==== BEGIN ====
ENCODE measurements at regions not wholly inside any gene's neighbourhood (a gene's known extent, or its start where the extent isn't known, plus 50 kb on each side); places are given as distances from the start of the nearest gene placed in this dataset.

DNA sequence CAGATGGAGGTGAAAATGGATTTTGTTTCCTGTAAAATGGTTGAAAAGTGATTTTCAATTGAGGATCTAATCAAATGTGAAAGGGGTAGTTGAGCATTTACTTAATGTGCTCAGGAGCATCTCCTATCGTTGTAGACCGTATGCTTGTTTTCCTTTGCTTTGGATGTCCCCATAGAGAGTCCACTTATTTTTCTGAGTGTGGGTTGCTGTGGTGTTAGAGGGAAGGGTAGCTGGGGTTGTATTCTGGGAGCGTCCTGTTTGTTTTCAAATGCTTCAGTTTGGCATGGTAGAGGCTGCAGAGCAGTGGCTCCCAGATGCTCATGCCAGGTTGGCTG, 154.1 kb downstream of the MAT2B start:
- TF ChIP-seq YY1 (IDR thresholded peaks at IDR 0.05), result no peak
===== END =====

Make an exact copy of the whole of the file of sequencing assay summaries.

ENCODE measurements at regions not wholly inside any gene's neighbourhood (a gene's known extent, or its start where the extent isn't known, plus 50 kb on each side); places are given as distances from the start of the nearest gene placed in this dataset.

DNA sequence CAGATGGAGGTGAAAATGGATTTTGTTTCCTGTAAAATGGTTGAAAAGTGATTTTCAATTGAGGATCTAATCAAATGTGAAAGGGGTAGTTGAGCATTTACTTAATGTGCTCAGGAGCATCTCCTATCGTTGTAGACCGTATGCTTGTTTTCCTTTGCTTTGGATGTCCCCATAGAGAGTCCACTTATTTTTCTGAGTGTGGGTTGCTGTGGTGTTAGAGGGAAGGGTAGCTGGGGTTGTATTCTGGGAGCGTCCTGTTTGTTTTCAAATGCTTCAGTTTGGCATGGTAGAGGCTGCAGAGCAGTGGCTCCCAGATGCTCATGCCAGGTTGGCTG, 154.1 kb downstream of the MAT2B start:
- TF ChIP-seq YY1 (IDR thresholded peaks at IDR 0.05), result no peak